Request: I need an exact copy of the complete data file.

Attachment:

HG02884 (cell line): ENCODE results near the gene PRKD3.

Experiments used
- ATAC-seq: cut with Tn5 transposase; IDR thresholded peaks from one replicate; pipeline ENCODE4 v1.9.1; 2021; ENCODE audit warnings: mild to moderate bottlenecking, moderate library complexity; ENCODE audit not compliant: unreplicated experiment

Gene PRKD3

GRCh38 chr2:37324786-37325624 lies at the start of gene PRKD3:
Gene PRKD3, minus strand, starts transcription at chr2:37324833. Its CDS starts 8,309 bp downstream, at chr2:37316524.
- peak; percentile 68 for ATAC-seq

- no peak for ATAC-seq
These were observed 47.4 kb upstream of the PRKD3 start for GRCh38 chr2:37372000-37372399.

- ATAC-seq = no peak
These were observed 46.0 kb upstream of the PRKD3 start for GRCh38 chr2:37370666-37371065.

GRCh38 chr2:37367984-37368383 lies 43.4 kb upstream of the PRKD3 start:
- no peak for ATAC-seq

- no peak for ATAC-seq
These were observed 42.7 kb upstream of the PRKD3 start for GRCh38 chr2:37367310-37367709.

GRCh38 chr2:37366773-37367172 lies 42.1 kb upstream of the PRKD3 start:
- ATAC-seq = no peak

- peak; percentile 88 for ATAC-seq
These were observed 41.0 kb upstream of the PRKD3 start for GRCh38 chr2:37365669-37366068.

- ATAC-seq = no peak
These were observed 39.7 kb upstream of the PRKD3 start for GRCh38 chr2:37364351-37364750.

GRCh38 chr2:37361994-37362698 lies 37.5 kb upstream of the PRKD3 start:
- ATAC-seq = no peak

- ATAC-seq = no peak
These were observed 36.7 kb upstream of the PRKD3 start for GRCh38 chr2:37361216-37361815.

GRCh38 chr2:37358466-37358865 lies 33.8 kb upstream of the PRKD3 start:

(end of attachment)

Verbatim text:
HG02884 (cell line): ENCODE results near the gene PRKD3.

Experiments used
- ATAC-seq: cut with Tn5 transposase; IDR thresholded peaks from one replicate; pipeline ENCODE4 v1.9.1; 2021; ENCODE audit warnings: mild to moderate bottlenecking, moderate library complexity; ENCODE audit not compliant: unreplicated experiment

Gene PRKD3

GRCh38 chr2:37324786-37325624 lies at the start of gene PRKD3:
Gene PRKD3, minus strand, starts transcription at chr2:37324833. Its CDS starts 8,309 bp downstream, at chr2:37316524.
- peak; percentile 68 for ATAC-seq

- no peak for ATAC-seq
These were observed 47.4 kb upstream of the PRKD3 start for GRCh38 chr2:37372000-37372399.

- ATAC-seq = no peak
These were observed 46.0 kb upstream of the PRKD3 start for GRCh38 chr2:37370666-37371065.

GRCh38 chr2:37367984-37368383 lies 43.4 kb upstream of the PRKD3 start:
- no peak for ATAC-seq

- no peak for ATAC-seq
These were observed 42.7 kb upstream of the PRKD3 start for GRCh38 chr2:37367310-37367709.

GRCh38 chr2:37366773-37367172 lies 42.1 kb upstream of the PRKD3 start:
- ATAC-seq = no peak

- peak; percentile 88 for ATAC-seq
These were observed 41.0 kb upstream of the PRKD3 start for GRCh38 chr2:37365669-37366068.

- ATAC-seq = no peak
These were observed 39.7 kb upstream of the PRKD3 start for GRCh38 chr2:37364351-37364750.

GRCh38 chr2:37361994-37362698 lies 37.5 kb upstream of the PRKD3 start:
- ATAC-seq = no peak

- ATAC-seq = no peak
These were observed 36.7 kb upstream of the PRKD3 start for GRCh38 chr2:37361216-37361815.

GRCh38 chr2:37358466-37358865 lies 33.8 kb upstream of the PRKD3 start: